Kevin Guilfoile said...

It should have been entirely predictable that once large unions started holding huge sums in their pension funds, their primary purpose would shift from protecting their workers to protecting their cash. It's exactly what happens to large corporations which become more in the business of inflating their share price than they are in the business of their actual business.

It's all sort of the same and all of it means you can't buy a t-shirt doesn't get all stretchy in the neck. Sigh.

Dick Culver said...

I enjoyed Ms. Paretsky's comments about the ILGWU and the history of the labor movement. Thanks Sara.

But Obama. I was a big fan until he made an ill-considered remark that he would bomb the tribal areas of Pakistan. I'm old enough to remember when we bombed Cambodia and created Pol Pot and the Killing Fields. Destabilizing Pakistan (further) would be a disaster.

I'm writing this in the hope that someone who reads this blog might know David Axelrod (Obama's manager) and could urge him to backtrack on this position.

Cap'n Bob Napier said...

My first wife was forced to join a union when she worked in a stationery store, and was paid minimum wage. Some great union, that.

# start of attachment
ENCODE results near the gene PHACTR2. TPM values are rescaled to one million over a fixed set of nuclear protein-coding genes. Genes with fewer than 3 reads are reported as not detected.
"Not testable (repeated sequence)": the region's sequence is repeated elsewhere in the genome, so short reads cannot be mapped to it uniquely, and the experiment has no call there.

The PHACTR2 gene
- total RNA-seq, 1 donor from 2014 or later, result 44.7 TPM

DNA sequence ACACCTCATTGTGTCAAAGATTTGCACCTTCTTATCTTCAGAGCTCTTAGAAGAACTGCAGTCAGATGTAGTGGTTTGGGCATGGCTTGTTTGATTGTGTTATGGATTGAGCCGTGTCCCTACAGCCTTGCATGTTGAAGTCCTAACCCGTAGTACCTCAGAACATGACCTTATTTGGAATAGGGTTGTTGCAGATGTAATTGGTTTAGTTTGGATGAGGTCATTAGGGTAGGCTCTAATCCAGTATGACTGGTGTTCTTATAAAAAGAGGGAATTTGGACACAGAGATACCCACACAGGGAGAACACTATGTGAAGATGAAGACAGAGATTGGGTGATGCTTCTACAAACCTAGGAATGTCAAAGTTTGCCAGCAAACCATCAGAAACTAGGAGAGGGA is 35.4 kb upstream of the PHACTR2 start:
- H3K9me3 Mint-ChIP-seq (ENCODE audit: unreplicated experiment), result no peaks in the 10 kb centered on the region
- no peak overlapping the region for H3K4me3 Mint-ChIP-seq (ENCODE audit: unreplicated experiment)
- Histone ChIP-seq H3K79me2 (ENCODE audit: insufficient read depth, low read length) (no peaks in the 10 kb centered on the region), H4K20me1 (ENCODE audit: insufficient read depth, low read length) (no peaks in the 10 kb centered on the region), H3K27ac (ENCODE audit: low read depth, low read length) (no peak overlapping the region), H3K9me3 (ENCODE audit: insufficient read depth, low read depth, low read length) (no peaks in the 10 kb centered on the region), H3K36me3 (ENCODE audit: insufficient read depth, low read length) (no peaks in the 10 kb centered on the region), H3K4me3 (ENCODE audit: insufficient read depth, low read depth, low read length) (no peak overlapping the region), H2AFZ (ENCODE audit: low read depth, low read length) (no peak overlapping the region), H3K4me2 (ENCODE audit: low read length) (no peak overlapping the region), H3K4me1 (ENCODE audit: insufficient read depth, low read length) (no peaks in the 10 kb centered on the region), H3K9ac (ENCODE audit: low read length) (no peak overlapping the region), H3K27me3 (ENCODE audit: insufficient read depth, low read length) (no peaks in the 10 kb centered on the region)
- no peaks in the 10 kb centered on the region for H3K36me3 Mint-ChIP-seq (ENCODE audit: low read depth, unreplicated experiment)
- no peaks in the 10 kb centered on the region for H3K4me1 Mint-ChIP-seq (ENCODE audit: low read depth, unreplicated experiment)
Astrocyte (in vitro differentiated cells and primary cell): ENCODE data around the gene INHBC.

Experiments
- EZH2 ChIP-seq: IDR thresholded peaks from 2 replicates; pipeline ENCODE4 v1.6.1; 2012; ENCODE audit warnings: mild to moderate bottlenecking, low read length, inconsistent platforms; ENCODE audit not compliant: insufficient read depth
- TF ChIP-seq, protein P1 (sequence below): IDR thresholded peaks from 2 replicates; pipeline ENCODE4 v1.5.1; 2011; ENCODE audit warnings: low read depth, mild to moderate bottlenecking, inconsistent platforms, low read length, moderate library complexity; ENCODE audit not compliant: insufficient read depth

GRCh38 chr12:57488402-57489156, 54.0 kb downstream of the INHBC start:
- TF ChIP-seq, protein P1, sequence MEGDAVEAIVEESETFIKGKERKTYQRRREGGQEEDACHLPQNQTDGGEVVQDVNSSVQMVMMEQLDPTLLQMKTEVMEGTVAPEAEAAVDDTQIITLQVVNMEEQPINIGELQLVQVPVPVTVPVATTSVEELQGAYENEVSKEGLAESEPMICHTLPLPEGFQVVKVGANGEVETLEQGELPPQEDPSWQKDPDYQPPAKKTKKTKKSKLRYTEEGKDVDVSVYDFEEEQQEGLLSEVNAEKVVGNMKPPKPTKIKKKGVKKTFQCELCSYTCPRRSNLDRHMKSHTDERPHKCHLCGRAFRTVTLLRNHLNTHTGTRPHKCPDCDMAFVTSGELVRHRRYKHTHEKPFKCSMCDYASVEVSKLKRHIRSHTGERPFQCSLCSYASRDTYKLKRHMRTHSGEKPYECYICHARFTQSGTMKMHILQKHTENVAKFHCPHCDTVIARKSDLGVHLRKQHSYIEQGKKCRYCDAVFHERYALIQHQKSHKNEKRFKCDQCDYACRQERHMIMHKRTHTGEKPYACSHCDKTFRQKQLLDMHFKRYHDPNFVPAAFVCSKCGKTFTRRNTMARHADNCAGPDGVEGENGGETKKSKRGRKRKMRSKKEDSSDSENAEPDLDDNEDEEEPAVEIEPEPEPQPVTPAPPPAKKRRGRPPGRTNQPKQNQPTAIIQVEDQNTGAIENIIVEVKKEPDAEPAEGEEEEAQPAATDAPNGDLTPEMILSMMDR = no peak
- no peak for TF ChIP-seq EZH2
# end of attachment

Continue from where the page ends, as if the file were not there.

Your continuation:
As for the next president: ANYONE BUT HITLERY!

Maryann Mercer said...

I bought a Ford once, back in 1993...used. It's a 1990 Escort and I say "is" because it stills runs just fine. So, perhaps 1990 is the exception to the "Ford is Crap" rule :o)

I'm not sure who has my support. Yet. No one seems to be saying anything we haven't heard before, and I'm not just talking about the issues. Seems to me it's become sport to make your opponent seem a sleazeball right from the start. That way, the issues are conveniently tucked into a corner. Or maybe that's just me.
Anyway, the old "look for the Union label" slogan seems harder to live by when the label itself gets harder to find in the stores I shop. Are we exporting? If I go to China will I see something that says "made in the USA"? My grandpa would be rolling in his grave (union to the core).

Sean Chercover said...

Maryann - The politicians talk like politicians... But a few (and only a few) of the candidates have publicly pledged to take "not a dime" from K Street lobbying firms.

K Street has been perhaps the primary corrupting influence in the last 30 years.

So I would suggest, whomever you support and from whichever party, you choose a candidate who is willing to divorce his campaign from the lobbying industry. Because until and unless we get leaders who will do that, we'll just get more of the same.

Maryann Mercer said...

Sean,as an independent I agree. It just bothers me that somehow the 'rules'require this type of talk. No one is happier than I am about the Illinois primary being moved up...I'll be well informed by the time I hit the booth :o) and I'm just naive enough to think that if the right candidate(s) is(are) chosen, we may have the luxury of an election ON the issues for a change and a chance for this country to recover.

Sean Chercover said...

Wow...you are an optimist.

Maryann Mercer said...

Just part of my charm, I guess :o)